Elderly woman on wheelchair who was dropped at wrong gate forced to buy new $450 ticket after missing flight

Brian Moorhead says his mother, who suffers from eyesight problems, was flying Norwegian Airlines from Orlando International Airport to London when the incident occurred


                            Elderly woman on wheelchair who was dropped at wrong gate forced to buy new $450 ticket after missing flight

An airline has apologized after an 82-year-old wheelchair-bound woman missed her flight after she was taken to the wrong gate before being made to pay for a new ticket.

Brian Moorhead said his mother, who suffers from eyesight problems, was flying Norwegian Airlines from Orlando International Airport to London this past July when the incident occurred, according to Fox News.

Moorhead said he brought her to the airport three hours before her flight but was stopped when he tried to wheel her to the gate and had to leave her in the care of a worker. 

Hours later, he got a call saying she missed her flight.

"She's tough and she was in tears, crying," he revealed. "She was taken to the wrong gate, saying the flight left without her."

She was reportedly mistakenly wheeled to Gate 96 instead of Gate 94, and by the time anyone realized the mistake, it was already too late.

Moorhead admitted this was a "genuine mistake," but was baffled when he was told he would have to once again shell out $449 so his mother could board another flight.

He subsequently filed a complaint with the airliner but got nowhere.

"They kept saying she didn’t show up," he said. "I said, 'I have a boarding pass. I’m sitting here looking at it and you have her case. You have her luggage checked in.'"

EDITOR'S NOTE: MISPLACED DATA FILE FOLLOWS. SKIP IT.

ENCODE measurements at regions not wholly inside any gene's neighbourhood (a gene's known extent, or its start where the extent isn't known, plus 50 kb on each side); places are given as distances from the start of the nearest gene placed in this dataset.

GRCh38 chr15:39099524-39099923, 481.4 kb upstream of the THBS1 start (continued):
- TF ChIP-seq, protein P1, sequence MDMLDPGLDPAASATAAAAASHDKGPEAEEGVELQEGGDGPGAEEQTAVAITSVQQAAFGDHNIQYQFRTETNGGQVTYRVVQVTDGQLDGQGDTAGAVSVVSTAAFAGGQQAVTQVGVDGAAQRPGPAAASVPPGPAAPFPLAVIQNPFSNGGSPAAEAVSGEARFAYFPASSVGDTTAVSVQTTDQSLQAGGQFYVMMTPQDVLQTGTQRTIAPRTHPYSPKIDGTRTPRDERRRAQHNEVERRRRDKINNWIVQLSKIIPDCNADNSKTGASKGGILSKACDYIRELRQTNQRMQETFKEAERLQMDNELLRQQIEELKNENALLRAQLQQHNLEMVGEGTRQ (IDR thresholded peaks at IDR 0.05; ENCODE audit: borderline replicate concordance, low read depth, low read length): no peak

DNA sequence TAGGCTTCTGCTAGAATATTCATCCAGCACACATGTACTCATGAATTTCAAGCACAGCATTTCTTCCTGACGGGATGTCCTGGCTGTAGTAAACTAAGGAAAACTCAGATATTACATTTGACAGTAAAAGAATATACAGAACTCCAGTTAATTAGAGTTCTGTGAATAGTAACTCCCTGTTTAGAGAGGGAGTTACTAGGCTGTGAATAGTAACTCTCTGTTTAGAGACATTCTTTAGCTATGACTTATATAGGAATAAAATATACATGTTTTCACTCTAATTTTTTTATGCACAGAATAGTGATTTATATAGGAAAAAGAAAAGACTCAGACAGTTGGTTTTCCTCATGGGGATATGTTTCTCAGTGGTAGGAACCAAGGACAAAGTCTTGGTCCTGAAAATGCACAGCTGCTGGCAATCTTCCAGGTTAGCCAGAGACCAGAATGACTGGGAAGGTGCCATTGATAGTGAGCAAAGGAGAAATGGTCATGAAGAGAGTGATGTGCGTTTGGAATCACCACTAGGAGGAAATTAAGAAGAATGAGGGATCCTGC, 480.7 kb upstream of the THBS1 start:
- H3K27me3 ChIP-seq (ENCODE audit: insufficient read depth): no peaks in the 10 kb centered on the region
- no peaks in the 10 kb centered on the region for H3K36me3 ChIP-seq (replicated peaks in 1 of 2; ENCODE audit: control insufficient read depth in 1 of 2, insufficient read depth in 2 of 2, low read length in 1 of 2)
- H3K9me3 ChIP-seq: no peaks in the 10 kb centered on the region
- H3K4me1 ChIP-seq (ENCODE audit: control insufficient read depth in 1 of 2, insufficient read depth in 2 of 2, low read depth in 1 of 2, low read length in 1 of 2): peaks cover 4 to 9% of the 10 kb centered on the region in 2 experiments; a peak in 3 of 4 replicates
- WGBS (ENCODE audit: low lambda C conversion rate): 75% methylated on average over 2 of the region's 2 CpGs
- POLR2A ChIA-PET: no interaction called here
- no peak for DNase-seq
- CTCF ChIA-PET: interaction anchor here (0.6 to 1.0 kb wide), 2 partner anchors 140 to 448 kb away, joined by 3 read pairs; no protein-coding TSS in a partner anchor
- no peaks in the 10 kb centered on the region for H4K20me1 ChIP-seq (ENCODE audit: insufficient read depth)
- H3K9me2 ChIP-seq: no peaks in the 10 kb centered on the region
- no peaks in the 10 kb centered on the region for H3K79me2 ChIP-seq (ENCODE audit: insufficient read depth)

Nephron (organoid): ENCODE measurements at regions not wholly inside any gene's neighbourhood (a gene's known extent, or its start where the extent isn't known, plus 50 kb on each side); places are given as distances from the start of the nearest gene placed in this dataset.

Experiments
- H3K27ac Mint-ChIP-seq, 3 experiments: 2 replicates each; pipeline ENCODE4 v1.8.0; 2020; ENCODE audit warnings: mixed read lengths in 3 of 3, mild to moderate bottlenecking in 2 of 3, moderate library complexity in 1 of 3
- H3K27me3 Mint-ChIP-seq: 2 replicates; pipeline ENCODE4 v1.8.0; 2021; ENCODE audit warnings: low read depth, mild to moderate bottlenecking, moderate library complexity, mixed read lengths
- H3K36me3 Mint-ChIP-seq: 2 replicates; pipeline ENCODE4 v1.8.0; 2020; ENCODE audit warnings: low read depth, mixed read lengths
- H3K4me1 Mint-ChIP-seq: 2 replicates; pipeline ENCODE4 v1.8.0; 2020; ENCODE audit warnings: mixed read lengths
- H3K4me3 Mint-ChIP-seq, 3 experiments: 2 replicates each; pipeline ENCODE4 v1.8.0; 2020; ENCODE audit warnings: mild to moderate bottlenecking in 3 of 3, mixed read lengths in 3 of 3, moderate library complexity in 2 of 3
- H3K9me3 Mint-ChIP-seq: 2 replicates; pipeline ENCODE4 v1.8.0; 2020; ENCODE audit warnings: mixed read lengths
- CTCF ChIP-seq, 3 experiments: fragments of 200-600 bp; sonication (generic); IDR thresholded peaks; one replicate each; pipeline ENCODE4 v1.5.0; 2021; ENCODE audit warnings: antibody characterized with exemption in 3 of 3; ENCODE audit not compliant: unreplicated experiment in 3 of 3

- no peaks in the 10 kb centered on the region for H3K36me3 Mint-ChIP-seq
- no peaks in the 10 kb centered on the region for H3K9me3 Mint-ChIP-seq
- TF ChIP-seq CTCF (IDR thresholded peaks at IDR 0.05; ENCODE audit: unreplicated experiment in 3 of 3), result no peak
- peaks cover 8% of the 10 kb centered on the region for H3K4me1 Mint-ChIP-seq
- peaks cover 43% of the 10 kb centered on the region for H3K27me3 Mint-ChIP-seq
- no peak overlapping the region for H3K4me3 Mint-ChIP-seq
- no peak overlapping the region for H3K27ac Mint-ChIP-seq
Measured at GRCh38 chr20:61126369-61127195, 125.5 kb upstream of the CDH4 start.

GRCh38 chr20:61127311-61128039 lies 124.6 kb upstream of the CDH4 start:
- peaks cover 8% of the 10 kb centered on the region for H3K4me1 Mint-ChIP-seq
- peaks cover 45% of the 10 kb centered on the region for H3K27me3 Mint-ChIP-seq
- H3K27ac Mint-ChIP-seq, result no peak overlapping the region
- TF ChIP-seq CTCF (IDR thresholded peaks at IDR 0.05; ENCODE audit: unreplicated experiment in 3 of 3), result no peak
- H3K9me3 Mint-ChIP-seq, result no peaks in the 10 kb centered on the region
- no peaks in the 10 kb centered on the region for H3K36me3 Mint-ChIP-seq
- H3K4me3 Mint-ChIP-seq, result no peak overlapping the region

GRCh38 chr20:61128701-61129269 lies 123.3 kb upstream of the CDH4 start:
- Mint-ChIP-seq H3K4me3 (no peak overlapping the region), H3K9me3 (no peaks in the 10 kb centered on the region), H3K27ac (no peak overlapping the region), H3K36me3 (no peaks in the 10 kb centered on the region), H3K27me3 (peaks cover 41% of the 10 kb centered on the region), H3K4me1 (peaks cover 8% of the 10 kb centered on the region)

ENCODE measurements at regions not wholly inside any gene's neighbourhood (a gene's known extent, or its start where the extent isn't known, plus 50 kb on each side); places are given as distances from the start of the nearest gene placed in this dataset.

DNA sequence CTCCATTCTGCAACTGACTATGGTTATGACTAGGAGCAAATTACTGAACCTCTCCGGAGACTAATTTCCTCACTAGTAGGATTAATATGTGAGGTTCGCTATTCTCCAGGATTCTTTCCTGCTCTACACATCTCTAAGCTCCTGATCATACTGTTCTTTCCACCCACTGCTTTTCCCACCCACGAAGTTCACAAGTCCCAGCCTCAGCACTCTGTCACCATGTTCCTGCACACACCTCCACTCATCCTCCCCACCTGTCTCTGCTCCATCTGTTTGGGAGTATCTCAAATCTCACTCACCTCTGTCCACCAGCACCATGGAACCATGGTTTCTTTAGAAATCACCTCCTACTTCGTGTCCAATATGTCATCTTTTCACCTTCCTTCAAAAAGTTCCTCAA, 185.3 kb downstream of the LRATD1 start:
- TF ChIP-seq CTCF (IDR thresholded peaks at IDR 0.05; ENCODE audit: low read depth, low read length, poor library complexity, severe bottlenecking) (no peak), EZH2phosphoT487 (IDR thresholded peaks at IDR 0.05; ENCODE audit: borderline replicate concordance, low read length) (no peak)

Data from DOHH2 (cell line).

But things quickly turned in his favor when he took the story to local news outlets.

Less than a day after the news aired, Norwegian Airlines had issued an apology and began processing a refund.

They said that they outsource the ground handling services, including check-in and boarding, to other companies, and that an altogether different company handled wheelchair assistance.

They said Moorhead had been charged for the new ticket because of a "miscommunication of events and inaccurate information."

In a statement, Anders Lindstrom, Director of Communications for North America, said, "Norwegian sincerely apologizes for this situation, which should never have happened. While Norwegian Air is the operating airline, we contract certain services at Orlando International Airport. One ground handler is responsible for check-in and boarding agents, while another company handles services such as wheelchair assistance."

"In this case, based on the information we have received, there seems to have been miscommunication as to what happened to Ms. Moorhead, who should not have been left by herself," it continued. "She should, of course, have been given proper attention and care until she boarded, which is when Norwegian Air cabin crew would be responsible for her well-being until she arrived in London."

"Due to this miscommunication of events, Mr. Moorhead was unfortunately charged for a new ticket the following night, which should also not have happened, and Norwegian apologies for this. A refund has been issued."

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